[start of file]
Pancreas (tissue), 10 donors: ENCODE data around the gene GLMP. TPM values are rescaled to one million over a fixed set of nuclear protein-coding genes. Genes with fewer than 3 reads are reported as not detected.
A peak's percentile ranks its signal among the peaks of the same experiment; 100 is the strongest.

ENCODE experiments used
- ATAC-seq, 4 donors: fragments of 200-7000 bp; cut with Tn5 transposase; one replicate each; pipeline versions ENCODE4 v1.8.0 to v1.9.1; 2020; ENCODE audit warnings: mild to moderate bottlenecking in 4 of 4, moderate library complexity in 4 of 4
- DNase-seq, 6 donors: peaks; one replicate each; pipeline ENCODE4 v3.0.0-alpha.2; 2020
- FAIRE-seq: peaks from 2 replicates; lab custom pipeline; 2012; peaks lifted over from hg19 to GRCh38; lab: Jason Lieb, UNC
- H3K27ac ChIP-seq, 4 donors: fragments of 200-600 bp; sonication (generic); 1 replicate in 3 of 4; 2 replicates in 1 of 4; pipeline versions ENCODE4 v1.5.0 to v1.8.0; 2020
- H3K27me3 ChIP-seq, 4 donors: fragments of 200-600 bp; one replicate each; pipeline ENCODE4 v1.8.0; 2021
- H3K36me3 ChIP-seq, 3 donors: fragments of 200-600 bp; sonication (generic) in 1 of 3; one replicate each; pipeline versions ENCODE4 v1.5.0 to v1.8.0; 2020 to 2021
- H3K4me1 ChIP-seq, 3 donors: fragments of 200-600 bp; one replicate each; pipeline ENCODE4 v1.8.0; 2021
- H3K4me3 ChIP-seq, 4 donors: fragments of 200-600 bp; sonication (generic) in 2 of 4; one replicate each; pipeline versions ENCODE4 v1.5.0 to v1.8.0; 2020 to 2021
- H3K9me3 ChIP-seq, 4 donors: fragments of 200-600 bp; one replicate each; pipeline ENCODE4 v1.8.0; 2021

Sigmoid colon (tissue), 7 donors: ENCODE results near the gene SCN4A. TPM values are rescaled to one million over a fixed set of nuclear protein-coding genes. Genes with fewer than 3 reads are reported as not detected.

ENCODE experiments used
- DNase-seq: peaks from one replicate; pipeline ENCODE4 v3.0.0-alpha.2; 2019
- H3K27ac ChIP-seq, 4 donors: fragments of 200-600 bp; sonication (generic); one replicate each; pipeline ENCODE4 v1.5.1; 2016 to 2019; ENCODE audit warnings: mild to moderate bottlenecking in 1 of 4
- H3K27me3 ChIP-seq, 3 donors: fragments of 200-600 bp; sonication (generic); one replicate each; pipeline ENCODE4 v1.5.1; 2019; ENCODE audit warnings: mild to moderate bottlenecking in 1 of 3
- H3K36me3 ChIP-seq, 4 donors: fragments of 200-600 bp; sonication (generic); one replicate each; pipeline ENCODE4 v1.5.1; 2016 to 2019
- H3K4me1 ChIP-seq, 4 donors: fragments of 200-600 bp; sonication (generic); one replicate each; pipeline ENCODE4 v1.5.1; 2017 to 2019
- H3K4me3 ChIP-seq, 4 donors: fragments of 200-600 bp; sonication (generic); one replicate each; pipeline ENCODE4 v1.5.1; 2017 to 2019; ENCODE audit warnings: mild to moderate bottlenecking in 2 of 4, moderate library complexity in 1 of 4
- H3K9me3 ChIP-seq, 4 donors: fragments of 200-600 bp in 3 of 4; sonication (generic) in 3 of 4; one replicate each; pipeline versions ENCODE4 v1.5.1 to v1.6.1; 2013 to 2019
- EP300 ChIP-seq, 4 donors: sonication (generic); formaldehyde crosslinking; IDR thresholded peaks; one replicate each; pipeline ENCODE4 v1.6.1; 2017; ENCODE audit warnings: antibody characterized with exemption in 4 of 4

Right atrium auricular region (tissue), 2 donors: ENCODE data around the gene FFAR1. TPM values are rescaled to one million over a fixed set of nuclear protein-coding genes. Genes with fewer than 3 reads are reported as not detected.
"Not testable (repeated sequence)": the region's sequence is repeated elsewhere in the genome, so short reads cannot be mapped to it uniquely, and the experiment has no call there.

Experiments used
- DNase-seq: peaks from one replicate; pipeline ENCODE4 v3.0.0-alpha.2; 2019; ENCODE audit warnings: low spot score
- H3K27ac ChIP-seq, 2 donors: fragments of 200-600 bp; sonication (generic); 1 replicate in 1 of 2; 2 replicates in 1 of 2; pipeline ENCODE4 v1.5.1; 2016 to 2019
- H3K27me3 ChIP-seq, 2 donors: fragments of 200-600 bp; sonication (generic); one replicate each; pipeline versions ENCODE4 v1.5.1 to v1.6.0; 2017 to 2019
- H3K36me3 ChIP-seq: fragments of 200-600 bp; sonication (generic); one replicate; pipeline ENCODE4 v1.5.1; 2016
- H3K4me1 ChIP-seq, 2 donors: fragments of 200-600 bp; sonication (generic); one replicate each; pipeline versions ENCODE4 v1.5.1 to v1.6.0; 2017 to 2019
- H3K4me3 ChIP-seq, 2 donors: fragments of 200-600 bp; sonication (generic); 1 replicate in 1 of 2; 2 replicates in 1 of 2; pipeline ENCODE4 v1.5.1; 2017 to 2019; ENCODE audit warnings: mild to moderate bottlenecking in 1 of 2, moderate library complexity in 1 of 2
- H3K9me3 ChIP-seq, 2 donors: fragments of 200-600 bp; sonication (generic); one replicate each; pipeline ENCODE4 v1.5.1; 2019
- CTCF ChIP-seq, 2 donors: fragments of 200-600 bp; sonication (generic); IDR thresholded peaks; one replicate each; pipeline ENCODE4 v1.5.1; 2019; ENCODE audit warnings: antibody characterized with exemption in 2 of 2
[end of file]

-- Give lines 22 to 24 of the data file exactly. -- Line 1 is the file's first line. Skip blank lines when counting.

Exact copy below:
- EP300 ChIP-seq, 4 donors: sonication (generic); formaldehyde crosslinking; IDR thresholded peaks; one replicate each; pipeline ENCODE4 v1.6.1; 2017; ENCODE audit warnings: antibody characterized with exemption in 4 of 4

Right atrium auricular region (tissue), 2 donors: ENCODE data around the gene FFAR1. TPM values are rescaled to one million over a fixed set of nuclear protein-coding genes. Genes with fewer than 3 reads are reported as not detected.
"Not testable (repeated sequence)": the region's sequence is repeated elsewhere in the genome, so short reads cannot be mapped to it uniquely, and the experiment has no call there.